The name LastRow made me to expect something different. What you have is a 150 columns table which can expand/crimp downwards (that is, vertically). And, it's not related to data in Data, but that's a minor point.

That said, I have other questions before proceeding further:

Which column of data in Data is the most complete and of numeric type?

Is the data sorted on some column? If so, which column is it and what is its data type?

Which columns are referred to most frequently by your SumProduct formulas?

#### VanMn

##### New Member
I can see where my example might be confusing. I was going to use this method in other formulas as well, some formulas being index formulas and so on. But to your question Aladin, The sheet named "Data!", columns B and C are text columns, and columns G and H are numeric and referred to the most often, with column G being the most complete. Column A is the sort column and is a date format. As I said earlier, if practical I would use this concept in other formulas that referred to this data, not just the Sum Product ones. Thanks for your responses and your time. This is something I can live with, but get interested about learning new techniques

##### MrExcel MVP
VanMn said:
I can see where my example might be confusing. I was going to use this method in other formulas as well, some formulas being index formulas and so on. But to your question Aladin, The sheet named "Data!", columns B and C are text columns, and columns G and H are numeric and referred to the most often, with column G being the most complete. Column A is the sort column and is a date format. As I said earlier, if practical I would use this concept in other formulas that referred to this data, not just the Sum Product ones. Thanks for your responses and your time. This is something I can live with, but get interested about learning new techniques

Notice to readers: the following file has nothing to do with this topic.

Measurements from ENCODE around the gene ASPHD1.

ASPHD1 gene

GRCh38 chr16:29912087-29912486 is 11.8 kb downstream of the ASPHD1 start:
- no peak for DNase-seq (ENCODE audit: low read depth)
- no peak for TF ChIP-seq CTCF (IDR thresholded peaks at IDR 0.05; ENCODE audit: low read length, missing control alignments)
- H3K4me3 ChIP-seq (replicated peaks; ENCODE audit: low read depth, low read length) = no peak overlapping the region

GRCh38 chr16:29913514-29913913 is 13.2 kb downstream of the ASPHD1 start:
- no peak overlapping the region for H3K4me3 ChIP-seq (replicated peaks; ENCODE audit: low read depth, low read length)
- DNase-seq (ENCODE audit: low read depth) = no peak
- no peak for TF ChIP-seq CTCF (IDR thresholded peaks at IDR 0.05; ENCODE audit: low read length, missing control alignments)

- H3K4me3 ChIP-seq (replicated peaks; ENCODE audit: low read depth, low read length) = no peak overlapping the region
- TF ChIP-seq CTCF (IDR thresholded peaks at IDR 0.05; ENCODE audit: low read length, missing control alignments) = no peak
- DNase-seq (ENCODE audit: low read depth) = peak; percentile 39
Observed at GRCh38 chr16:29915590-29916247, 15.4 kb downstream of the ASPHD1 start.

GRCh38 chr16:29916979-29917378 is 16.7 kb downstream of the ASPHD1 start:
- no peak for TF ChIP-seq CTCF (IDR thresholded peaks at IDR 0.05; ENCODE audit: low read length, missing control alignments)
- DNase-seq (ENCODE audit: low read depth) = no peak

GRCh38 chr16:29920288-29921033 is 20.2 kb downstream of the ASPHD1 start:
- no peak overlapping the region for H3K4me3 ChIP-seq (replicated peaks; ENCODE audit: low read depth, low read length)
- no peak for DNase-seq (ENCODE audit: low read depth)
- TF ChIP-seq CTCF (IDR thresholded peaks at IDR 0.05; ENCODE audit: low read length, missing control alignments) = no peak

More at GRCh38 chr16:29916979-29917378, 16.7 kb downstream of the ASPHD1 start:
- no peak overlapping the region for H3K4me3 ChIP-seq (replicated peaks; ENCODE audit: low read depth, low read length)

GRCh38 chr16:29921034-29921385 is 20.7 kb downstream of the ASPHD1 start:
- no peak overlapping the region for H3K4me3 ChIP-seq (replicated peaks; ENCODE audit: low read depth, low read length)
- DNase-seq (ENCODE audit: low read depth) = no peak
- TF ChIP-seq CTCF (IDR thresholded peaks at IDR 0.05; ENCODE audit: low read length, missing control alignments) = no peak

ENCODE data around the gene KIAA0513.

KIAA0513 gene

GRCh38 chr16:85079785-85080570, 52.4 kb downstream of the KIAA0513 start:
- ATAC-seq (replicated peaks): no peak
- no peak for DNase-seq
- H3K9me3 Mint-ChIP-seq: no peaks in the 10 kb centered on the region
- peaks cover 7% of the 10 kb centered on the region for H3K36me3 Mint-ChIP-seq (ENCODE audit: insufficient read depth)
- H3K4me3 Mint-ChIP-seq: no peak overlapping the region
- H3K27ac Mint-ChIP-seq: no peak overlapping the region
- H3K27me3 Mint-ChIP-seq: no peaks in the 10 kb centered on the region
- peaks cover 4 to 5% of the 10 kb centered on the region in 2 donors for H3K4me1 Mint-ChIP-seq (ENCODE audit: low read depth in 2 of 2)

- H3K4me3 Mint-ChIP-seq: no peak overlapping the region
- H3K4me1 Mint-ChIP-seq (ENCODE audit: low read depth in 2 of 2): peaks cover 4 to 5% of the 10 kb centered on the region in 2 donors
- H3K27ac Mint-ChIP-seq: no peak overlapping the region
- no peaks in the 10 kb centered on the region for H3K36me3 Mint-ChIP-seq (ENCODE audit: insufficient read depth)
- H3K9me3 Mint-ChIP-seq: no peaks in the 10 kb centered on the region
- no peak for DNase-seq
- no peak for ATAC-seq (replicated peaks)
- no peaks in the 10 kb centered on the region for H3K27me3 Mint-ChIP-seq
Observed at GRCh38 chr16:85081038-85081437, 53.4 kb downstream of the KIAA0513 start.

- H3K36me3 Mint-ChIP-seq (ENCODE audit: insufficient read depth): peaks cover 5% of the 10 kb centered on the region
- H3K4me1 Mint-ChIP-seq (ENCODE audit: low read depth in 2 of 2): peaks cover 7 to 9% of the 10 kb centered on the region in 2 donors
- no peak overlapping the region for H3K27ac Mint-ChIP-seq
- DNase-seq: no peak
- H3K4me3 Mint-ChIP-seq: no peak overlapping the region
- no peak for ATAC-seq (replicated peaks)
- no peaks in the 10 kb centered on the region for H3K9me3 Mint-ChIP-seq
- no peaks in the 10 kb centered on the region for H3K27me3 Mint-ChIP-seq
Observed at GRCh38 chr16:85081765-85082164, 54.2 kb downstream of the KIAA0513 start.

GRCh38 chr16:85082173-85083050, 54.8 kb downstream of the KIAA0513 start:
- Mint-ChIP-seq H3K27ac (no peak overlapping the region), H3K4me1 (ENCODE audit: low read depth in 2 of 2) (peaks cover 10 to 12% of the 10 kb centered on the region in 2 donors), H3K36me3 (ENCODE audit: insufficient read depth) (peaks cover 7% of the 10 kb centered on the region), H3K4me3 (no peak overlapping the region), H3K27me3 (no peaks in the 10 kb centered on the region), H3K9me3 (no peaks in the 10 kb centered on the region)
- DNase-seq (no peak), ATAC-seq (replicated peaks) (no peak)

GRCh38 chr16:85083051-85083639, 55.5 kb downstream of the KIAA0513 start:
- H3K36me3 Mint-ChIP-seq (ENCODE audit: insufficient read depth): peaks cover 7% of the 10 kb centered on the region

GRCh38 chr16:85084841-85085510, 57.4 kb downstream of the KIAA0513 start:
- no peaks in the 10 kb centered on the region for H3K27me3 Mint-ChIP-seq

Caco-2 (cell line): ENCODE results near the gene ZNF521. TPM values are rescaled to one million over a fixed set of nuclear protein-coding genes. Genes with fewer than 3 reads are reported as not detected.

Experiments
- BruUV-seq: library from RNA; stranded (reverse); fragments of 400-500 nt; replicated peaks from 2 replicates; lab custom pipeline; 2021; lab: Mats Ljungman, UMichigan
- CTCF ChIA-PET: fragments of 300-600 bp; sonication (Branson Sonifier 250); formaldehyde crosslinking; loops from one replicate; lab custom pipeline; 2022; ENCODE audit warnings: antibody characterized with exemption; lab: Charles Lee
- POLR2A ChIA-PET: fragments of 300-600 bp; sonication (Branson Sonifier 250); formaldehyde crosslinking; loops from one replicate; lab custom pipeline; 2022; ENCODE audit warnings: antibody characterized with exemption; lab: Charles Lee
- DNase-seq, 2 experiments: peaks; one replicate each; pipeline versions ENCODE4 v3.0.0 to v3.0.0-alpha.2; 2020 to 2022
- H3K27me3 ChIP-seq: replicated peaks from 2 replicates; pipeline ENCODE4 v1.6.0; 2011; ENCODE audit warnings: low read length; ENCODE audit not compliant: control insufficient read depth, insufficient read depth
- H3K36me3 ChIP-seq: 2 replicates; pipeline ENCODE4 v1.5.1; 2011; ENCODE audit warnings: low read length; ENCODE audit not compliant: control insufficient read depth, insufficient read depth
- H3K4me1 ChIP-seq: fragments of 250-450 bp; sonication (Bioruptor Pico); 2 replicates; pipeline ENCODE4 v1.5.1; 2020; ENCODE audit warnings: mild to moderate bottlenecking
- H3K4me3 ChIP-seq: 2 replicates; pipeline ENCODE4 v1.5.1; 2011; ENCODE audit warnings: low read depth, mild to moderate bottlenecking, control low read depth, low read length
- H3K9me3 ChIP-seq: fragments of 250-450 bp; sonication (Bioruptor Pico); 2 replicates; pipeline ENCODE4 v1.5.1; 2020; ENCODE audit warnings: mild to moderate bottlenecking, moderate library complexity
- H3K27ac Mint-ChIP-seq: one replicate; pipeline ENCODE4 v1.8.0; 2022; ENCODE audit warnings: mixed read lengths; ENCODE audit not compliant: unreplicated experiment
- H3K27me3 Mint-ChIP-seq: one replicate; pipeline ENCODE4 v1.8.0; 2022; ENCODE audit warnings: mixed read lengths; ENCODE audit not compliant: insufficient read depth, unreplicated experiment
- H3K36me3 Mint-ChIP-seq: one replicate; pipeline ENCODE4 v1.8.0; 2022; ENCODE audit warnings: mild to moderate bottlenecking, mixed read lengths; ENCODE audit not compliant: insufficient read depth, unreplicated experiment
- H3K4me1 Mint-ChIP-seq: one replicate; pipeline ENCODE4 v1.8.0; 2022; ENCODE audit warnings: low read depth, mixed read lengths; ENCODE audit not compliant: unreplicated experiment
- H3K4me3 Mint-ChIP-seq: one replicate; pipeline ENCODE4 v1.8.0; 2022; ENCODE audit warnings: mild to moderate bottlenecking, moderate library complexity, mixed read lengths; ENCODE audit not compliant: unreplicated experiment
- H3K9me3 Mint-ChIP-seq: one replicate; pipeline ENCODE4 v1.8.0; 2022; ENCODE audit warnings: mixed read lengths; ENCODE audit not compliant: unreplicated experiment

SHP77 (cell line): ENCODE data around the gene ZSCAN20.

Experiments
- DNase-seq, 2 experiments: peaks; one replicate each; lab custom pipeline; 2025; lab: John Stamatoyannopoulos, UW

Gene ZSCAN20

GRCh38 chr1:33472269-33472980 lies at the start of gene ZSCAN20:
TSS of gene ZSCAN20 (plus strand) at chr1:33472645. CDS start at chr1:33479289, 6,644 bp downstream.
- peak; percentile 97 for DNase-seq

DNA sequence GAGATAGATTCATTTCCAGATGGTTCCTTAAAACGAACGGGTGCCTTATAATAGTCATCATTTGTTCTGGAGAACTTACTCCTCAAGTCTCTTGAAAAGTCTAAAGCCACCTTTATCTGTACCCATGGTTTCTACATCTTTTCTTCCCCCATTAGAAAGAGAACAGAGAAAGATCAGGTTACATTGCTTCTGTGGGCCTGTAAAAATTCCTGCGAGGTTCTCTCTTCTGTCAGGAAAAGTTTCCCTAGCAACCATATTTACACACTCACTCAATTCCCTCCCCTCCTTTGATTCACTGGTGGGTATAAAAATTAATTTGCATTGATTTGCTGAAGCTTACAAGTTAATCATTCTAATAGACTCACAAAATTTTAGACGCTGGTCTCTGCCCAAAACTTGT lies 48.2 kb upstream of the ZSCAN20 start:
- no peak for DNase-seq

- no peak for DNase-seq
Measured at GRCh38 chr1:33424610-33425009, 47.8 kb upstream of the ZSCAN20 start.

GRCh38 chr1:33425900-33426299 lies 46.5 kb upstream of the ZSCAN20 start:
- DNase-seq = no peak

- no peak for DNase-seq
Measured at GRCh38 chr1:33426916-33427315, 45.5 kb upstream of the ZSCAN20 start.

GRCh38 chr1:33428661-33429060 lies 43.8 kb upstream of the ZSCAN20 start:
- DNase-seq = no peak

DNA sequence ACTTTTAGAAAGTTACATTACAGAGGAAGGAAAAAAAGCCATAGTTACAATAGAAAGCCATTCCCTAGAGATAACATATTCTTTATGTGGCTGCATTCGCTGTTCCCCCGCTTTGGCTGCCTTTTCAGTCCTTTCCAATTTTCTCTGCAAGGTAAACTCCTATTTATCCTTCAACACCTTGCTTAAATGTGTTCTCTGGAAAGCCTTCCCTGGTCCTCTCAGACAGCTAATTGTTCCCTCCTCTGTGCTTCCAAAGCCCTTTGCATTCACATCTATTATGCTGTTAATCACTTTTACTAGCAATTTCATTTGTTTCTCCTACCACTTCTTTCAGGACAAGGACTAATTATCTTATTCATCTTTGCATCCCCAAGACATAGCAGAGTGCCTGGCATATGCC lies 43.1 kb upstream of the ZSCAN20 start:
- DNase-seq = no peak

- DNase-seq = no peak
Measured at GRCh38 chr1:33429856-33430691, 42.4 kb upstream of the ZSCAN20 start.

First of all, two definitions:

Activate Insert|Name|Define.
Enter BigNum in the Names in Workbook box.
Enter the following in the Refers to box:

9.99999999999999E+307

Enter Lrow in the Names in Workbook box.
Enter the following in the Refers to box:

=MATCH(BigNum,Data!\$G:\$G)

Click OK.

If you'd like to have a name, say DTable, that would cover all of your data, you just need to enter in the Refers to box:

=Data!\$A\$5:INDEX(Data\$ET:\$ET,Lrow)

Intermezzo: This is one use of Lrow. Another would be for example:



=MAX(Data!\$A\$5:INDEX(Data!\$A:\$A,Lrow))

How can we access a particular column of DTable?

INDEX(DTable,0,1)

would give you the current used range in column A on Data. So:



=MAX(INDEX(DTable,0,1))

is identical to .

Efficiency issue:

SumProduct formulas (and control+shift+entered (so-called array/matrix formulas) are expensive (cause performance degradation) if used in lots of cells and applied to huge ranges (of e.g., 25,000 cells).

What are the possible remedies:

(a) Switch to other means of processing like pivot tables, formulas with database functions;

(b) Apply such formulas to relevant subranges within the range of interest. This requires that the data is sorted in ascending order on some relevant field/attribute. You stated that your data is sorted on column A which houses dates. If SumProduct formulas include date conditions, you can make such formulas to apply to subranges by computing the subrange in relation to the date range. As is clear, this is something you should exploit.

(c) Switch from SumProduct/Array formula to SumIf formulas by creating an additional column(s) using concatenation.

If you had a formula like:

=SUMPRODUCT(--(Data!\$C5:\$C25000=B3),(Data!\$B5:\$B25000=B2),Data!\$G5:\$G25000)

used in lots of cells, you can concatenate C and B values in column EU using

=C5&CHAR(127)&B5

and then use:

=SUMIF(Data!EU:EU,B3&CHAR(127)&B2,Data!G:G)

or expand the definition of DTable with column EU, then use:

=SUMIF(INDEX(DTable,0,151),B3&CHAR(127)&B2,INDEX(DTable,0,7))

#### VanMn

##### New Member
Thank you Aladin. The index formula was the key to what I was looking for. Thanks also for the suggestions on a more efficient layout of the table. That is what I appreciate about this forum and the people who use it. It not only gives answers, but an opportunity to learn from each other. Thanks to all who responded.
VanMn